Students who want to pursue an immigration law career will have an edge after earning their J.D. degree if they choose the right law school and professional experience.
That’s according to some experts, who recommend that aspiring immigration attorneys consider factors like geographical location, clinical opportunities and course options before applying to law schools.
“I think it definitely helps if you have experience because you can go into your interview with an immigration nonprofit or firm and talk about the experience that you’ve had in school,” says Karla McKanders, a clinical professor of law at Vanderbilt University Law School in Tennessee and chair of the American Bar Association’s Commission on Immigration.
What Is Immigration Law?
Immigration law includes several categories, among them family immigration, business immigration, and asylum and refugee law. Attorneys in immigration law can take on a variety of cases, from clients who need help finding a pathway to the U.S. to those who need job permits.
Overall, the number of lawyer jobs in the U.S. is expected to grow 10% by 2031, according to the U.S. Bureau of Labor Statistics. There’s a current shortage of immigration attorneys in the U.S., experts note.
“Seriously, it’s always changing, even when you get a breather and it’s more or less the same for a while. Your clients are always different. You’re always learning about different parts of the world. It really is a fascinating practice.”
Gaining Clinical Experience in Immigration Law
Some law schools offer legal clinics where students work in teams and represent clients under the supervision of faculty. From serving clients who are applying for U.S. citizenship to helping immigrants obtain work visas, clinical experience in immigration law is highly recommended for law school students.
When applying to law schools, students should research institutions with immigration law clinics before deciding on top picks, experts advise.
Kyle McEntee, senior director for prelaw engagement at the Law School Admission Council says he’s observed that law clinic programs have been a popular trend for law schools to offer since about 2016.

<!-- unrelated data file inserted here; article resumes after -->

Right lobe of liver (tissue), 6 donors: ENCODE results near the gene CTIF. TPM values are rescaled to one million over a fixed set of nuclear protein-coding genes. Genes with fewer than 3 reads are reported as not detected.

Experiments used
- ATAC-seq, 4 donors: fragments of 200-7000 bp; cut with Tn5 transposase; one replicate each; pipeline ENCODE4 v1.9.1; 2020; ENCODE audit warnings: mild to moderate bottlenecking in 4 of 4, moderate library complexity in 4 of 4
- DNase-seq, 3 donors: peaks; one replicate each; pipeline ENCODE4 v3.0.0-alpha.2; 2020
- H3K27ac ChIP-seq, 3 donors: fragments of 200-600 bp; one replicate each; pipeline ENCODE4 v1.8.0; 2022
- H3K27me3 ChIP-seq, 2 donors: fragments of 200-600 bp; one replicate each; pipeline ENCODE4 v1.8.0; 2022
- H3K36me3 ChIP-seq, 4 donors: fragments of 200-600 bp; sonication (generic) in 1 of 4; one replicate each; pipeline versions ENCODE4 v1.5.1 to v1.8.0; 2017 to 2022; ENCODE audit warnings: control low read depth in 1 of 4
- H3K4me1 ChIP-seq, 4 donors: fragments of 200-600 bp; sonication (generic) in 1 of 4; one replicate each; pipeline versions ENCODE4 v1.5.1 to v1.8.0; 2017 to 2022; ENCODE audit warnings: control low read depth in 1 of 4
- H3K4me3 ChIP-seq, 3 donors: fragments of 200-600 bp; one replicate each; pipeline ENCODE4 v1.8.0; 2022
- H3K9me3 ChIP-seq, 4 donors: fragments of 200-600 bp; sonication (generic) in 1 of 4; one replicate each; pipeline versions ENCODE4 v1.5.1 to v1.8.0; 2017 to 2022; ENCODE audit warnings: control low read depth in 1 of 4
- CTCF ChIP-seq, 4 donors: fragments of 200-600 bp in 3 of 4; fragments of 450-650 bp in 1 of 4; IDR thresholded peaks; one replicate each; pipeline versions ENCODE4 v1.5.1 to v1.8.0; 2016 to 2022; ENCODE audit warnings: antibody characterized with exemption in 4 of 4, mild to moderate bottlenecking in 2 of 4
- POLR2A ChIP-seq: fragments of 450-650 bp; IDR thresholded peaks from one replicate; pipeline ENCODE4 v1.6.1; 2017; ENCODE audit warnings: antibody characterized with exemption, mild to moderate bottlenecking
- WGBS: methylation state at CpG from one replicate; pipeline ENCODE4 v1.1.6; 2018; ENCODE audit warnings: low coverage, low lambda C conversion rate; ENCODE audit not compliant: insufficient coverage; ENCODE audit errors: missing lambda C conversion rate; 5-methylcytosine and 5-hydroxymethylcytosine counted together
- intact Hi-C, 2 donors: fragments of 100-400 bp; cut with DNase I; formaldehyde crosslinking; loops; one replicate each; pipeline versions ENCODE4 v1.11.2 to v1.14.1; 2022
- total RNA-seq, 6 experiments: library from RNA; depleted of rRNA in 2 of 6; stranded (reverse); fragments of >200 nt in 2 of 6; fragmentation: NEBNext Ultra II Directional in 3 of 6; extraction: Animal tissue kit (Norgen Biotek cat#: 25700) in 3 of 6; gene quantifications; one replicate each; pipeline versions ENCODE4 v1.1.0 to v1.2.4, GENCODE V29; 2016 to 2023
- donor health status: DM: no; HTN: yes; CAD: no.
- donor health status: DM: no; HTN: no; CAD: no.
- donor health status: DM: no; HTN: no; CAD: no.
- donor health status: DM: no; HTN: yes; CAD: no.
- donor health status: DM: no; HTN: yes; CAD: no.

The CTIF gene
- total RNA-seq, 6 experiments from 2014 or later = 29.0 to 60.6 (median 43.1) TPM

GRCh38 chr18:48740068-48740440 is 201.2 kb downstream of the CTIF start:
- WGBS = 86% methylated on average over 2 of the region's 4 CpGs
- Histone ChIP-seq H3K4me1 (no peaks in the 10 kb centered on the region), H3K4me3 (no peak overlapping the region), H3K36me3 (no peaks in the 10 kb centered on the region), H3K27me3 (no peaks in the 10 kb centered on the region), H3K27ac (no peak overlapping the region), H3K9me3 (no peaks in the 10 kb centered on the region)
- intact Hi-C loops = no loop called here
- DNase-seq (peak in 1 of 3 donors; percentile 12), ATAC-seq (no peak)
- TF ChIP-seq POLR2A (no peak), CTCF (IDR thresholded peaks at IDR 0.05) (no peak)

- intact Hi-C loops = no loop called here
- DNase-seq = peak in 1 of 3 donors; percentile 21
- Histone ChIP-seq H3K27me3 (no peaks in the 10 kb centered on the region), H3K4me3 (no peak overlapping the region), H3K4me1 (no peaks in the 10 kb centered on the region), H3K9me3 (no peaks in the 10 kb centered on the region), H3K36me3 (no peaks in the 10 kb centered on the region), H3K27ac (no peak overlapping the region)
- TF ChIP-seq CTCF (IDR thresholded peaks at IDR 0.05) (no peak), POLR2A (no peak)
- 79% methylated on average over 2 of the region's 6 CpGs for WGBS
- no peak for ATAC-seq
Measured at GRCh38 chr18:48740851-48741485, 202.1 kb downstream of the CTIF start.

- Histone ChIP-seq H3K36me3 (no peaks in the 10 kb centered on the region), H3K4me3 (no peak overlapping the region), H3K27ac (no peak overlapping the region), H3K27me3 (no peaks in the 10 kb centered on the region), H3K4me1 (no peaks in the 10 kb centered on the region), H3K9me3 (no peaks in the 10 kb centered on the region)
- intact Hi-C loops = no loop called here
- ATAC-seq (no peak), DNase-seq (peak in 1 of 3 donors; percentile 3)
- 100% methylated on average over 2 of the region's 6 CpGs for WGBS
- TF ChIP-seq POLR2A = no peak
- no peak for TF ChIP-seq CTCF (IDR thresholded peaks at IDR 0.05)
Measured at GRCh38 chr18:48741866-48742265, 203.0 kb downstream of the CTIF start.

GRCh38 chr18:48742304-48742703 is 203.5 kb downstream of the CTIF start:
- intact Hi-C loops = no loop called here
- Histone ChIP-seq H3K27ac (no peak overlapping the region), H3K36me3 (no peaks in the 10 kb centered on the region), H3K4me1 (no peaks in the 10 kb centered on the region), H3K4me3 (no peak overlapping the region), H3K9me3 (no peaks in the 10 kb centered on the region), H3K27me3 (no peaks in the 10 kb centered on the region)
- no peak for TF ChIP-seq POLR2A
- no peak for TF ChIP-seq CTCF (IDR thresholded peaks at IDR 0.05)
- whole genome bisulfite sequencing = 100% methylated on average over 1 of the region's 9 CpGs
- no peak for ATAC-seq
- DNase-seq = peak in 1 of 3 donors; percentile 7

A survey by the Center for the Study of Applied Legal Education found that the median estimated percentage of students graduating who had participated in a law clinic or field placement course slightly increased from 76-80% in 2016-17 compared to 71-75% in 2013-14.
“Schools are investing in those programs because they care about turning out lawyers who have good values and good skills and know how to work with clients and treat them well, while also representing them well,” McEntee says.
At UT—Austin’s Immigration Clinic, participating students learn communication, interview and litigation skills, Gilman says.
Students representing clients also help fulfill an unmet demand for immigration attorneys and lawyers, Gilman says. “We are trying to provide desperately needed legal services to an underserved community of migrants who are facing incredibly complex proceedings and where there is no appointed counsel.”
Law school hopefuls can apply to select schools that serve specific groups of clients in its clinics. Students at Vanderbilt’s law school work on humanitarian immigration cases and mostly asylum cases, McKanders says.
The Crimmigration Clinic at Harvard Law School in Massachusetts focuses on services for immigrants who are convicted of a crime, which can lead to deportation.
“I definitely think that doing some type of clinical experience is important,” McKanders says. “Several of my students who have gone on to work for nonprofit organizations have said that their experience really helped when they were interviewing.”